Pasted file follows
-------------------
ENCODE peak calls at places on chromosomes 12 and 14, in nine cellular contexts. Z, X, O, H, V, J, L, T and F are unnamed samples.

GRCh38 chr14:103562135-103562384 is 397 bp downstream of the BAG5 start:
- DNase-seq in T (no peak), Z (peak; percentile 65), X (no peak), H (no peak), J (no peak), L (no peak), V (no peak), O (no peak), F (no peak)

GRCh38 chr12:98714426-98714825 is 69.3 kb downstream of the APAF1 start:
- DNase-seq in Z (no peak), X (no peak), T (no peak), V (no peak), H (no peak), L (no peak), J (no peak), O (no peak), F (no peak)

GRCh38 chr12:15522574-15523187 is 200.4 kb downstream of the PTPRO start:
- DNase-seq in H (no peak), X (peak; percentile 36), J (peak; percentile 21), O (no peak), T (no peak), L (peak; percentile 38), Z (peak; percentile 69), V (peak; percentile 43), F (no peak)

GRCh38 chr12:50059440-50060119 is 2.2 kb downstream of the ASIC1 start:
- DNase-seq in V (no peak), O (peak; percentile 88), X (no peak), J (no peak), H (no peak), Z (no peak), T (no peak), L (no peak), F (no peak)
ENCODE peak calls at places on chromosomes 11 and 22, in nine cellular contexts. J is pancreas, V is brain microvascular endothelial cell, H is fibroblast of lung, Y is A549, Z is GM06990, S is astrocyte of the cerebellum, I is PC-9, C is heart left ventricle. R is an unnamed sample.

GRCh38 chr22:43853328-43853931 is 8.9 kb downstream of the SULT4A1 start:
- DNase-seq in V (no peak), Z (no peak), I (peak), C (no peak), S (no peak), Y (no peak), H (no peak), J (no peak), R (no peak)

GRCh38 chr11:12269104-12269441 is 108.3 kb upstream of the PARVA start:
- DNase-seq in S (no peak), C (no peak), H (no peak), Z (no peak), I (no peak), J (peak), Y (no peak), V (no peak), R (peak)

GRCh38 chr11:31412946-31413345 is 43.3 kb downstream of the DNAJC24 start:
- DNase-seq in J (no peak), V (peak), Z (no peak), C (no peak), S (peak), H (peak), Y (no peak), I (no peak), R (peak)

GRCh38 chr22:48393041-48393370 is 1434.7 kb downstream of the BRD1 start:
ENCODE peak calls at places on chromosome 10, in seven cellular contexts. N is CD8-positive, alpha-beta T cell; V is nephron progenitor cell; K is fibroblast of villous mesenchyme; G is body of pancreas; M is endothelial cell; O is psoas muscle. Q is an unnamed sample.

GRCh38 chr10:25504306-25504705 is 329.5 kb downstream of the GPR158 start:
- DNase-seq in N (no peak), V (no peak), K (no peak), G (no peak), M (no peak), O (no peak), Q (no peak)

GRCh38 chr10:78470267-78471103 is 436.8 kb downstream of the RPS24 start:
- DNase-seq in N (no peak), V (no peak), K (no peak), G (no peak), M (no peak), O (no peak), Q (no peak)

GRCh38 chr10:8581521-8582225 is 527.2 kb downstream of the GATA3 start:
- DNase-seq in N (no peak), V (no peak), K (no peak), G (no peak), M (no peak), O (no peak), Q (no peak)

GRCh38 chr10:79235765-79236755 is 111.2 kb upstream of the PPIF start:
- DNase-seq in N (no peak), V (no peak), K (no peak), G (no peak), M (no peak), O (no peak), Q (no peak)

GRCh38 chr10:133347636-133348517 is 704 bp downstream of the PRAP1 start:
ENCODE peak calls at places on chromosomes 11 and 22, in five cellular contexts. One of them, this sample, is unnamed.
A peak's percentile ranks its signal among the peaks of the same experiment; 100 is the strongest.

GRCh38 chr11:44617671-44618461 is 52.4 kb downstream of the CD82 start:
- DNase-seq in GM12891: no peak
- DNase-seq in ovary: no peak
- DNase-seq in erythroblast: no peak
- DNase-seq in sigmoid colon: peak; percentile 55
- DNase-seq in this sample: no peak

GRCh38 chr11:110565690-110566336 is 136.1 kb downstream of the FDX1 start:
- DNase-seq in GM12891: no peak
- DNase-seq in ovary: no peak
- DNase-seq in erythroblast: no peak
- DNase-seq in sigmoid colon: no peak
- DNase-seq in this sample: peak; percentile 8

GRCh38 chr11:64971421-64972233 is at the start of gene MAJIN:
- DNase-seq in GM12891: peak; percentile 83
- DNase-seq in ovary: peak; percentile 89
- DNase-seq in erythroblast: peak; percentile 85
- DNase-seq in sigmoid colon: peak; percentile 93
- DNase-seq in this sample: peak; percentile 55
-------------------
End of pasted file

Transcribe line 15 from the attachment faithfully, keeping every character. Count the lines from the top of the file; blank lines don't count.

GRCh38 chr11:31412946-31413345 is 43.3 kb downstream of the DNAJC24 start: